Aplasia cutis congenita: report of 22 cases

Int J Dermatol. 2015 Dec;54(12):1370-5. doi: 10.1111/ijd.12707. Epub 2015 May 27.


Background: Aplasia cutis congenita (ACC) is a rare malformation characterized by absent or scarred areas of skin at birth. Although most commonly found on the scalp, ACC can also involve other locations. Its etiology and pathogenesis remain unclear.

Objective: To describe the epidemiologic, clinical, therapeutic, and evolutionary aspects of ACC through a hospital series.

Methods: We conducted a retrospective study from 1995 to 2012 and reported all cases of ACC.

Results: We enrolled 22 cases (14 girls and eight boys) of ACC during 18 years. The mean age at diagnosis was 5.7 years. Sixteen ACC involved the scalp, five the trunk, and one the left buttock. ACC was oval-shaped in 20 cases, triangular in one case, and linear in one case. The mean size was 4 cm. ACC was associated with bone defects in two cases, various malformations in eight (37.1%), and with syndromic malformation in three (Adams-Olivier syndrome: two cases; Goltz syndrome: one case). Conservative treatment consisting of wound dressing with vaseline was indicated in six cases. Bone reconstruction was performed in two cases. Regular follow-up and no treatment was recommended in 14 cases.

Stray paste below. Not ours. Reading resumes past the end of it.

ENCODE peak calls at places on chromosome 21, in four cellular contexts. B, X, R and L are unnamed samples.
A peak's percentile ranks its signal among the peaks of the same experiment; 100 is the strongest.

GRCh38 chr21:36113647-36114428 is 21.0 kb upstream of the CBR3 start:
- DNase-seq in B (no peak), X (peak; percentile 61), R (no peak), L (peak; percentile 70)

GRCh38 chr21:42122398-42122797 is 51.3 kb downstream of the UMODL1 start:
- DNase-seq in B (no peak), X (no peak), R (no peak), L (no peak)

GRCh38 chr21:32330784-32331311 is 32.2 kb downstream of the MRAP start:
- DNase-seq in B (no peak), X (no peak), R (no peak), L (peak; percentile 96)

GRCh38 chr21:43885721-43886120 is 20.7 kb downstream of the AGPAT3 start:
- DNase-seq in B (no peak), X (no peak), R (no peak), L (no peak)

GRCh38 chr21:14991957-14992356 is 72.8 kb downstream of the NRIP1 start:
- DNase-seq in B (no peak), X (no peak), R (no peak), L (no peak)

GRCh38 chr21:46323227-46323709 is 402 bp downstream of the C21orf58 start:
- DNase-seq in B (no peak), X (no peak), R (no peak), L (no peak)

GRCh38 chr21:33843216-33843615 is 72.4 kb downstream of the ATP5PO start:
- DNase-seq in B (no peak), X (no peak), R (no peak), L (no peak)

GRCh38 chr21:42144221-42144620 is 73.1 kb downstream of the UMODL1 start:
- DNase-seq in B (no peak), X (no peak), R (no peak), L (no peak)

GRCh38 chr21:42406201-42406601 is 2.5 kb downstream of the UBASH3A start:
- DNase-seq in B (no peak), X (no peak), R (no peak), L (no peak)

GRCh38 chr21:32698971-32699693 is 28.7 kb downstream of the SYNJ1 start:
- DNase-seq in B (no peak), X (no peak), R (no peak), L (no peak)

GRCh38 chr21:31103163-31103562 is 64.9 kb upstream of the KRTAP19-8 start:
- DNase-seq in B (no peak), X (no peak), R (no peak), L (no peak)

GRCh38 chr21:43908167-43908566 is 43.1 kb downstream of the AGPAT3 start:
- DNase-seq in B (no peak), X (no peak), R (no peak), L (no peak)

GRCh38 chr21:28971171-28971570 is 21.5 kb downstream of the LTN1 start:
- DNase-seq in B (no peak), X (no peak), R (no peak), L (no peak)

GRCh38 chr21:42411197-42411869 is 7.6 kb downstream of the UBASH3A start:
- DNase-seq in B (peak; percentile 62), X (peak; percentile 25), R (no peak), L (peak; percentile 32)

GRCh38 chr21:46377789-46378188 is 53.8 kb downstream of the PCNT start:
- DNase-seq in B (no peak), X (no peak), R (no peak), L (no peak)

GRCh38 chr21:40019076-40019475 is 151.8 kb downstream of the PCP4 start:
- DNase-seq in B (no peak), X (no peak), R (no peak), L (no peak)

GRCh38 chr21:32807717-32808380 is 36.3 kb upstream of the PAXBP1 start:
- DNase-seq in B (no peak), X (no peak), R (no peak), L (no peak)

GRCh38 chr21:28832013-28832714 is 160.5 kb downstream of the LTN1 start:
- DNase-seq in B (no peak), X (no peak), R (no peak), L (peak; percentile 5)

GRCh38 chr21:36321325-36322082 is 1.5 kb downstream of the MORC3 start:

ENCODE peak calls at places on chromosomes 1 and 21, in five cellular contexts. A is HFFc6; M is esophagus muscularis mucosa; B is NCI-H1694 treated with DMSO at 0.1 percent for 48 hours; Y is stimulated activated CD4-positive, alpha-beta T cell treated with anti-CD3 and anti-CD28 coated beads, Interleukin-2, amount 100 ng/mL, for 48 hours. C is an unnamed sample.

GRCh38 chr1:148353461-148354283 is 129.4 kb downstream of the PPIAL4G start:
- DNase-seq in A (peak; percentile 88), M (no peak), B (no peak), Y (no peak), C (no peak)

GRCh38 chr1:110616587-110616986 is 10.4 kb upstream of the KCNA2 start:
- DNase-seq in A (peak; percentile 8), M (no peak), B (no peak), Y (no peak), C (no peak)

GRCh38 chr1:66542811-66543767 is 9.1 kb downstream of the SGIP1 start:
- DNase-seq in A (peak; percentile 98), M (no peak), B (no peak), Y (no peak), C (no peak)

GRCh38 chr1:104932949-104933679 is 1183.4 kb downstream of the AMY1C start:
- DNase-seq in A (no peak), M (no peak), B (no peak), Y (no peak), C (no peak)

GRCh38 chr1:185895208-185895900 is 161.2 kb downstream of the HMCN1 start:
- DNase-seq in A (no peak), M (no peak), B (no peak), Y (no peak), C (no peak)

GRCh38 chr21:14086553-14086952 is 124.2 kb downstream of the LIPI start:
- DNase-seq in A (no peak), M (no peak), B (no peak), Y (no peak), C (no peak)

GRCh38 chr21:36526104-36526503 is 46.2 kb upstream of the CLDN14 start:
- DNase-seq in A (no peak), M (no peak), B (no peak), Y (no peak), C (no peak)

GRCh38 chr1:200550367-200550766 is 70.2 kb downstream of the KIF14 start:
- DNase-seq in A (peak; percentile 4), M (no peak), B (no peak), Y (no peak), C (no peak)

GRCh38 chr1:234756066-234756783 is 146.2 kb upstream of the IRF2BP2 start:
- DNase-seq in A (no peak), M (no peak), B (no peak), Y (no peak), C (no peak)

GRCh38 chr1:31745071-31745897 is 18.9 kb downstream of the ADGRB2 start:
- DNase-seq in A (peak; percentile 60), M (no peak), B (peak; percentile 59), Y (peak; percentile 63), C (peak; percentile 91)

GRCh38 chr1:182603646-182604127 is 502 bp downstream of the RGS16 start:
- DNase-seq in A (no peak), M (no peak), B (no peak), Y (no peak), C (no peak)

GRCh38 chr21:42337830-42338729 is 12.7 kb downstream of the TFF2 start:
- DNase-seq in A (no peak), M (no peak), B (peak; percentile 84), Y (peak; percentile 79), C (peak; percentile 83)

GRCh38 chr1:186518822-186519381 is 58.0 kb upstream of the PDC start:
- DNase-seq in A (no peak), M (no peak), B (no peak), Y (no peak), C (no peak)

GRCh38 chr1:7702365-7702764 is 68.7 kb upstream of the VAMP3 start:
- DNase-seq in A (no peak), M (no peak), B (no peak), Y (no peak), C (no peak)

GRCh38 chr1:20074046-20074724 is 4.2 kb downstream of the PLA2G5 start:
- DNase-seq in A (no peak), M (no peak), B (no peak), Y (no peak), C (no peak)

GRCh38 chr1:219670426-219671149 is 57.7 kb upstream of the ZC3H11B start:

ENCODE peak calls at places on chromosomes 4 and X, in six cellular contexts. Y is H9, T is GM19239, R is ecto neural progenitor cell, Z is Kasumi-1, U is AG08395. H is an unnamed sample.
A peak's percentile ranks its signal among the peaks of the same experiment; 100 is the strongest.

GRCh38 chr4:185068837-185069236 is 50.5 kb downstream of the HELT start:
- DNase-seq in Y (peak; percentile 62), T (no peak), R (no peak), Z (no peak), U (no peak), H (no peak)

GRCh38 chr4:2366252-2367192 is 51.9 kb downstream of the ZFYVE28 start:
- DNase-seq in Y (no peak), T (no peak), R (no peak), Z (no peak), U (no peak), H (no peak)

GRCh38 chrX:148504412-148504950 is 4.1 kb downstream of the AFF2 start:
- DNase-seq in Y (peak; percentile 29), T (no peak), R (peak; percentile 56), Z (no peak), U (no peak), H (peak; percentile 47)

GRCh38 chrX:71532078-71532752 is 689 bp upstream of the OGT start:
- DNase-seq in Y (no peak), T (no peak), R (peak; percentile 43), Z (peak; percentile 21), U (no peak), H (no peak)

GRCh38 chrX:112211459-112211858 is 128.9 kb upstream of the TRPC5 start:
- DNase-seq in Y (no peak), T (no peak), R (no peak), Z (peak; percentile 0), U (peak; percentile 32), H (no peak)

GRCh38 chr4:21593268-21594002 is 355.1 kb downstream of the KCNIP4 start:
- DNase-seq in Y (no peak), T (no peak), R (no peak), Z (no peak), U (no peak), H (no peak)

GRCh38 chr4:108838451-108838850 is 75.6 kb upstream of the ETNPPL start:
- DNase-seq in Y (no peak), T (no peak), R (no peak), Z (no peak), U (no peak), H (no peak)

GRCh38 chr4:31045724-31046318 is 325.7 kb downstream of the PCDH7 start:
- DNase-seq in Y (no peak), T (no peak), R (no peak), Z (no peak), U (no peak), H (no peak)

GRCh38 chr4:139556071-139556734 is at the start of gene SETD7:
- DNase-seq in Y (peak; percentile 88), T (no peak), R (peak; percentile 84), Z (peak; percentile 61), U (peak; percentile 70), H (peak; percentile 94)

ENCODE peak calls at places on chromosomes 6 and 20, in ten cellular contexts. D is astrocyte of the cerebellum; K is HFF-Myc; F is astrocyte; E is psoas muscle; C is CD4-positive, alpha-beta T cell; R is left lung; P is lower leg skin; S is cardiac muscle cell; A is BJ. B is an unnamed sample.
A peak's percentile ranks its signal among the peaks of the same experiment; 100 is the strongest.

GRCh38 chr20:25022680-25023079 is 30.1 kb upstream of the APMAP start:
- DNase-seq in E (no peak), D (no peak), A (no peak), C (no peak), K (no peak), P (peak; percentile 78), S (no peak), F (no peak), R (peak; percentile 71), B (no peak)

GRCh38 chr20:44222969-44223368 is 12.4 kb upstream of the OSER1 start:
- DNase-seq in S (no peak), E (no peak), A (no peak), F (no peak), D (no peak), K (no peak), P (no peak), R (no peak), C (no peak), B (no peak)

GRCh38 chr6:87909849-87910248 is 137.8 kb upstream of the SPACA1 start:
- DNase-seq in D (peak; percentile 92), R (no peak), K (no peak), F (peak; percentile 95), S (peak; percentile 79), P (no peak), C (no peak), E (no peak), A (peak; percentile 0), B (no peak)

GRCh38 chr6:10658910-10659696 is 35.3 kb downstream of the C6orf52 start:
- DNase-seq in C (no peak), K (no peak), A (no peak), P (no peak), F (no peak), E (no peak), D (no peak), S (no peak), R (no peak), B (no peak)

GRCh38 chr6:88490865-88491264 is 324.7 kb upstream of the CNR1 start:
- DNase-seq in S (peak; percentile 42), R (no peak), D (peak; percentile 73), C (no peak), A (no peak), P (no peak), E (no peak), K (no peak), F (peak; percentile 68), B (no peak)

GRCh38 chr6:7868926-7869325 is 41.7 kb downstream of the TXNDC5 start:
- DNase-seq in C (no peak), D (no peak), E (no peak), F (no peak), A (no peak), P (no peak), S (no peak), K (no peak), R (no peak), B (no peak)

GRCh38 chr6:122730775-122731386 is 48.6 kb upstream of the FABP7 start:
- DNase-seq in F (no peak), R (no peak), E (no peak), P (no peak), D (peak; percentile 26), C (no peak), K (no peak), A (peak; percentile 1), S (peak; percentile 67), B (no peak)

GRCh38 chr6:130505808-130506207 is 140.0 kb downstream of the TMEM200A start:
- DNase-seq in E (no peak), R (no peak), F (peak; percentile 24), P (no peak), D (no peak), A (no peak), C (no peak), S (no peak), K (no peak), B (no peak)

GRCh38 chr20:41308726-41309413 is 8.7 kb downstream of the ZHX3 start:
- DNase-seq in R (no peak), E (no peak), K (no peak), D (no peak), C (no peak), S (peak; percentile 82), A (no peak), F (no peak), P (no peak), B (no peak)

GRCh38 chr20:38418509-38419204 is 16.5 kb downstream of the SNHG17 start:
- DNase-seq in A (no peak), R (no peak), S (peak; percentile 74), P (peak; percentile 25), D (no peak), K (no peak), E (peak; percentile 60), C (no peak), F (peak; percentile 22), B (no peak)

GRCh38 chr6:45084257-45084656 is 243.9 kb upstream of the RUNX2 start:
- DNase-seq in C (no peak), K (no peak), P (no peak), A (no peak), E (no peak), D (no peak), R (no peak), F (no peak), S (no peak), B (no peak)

Conclusion: Our study emphasizes the frequent association of ACC with malformations (37.1%) and bone defects (9%).

MeSH terms

  • Adolescent
  • Adult
  • Bone and Bones / abnormalities*
  • Bone and Bones / surgery
  • Buttocks
  • Child
  • Child, Preschool
  • Ectodermal Dysplasia / complications*
  • Ectodermal Dysplasia / pathology*
  • Ectodermal Dysplasia / therapy
  • Female
  • Focal Dermal Hypoplasia / complications
  • Humans
  • Infant
  • Infant, Newborn
  • Limb Deformities, Congenital / complications
  • Male
  • Retrospective Studies
  • Scalp Dermatoses / complications
  • Scalp Dermatoses / congenital
  • Scalp Dermatoses / pathology
  • Scalp Dermatoses / therapy
  • Torso
  • Young Adult

Supplementary concepts

  • Adams Oliver syndrome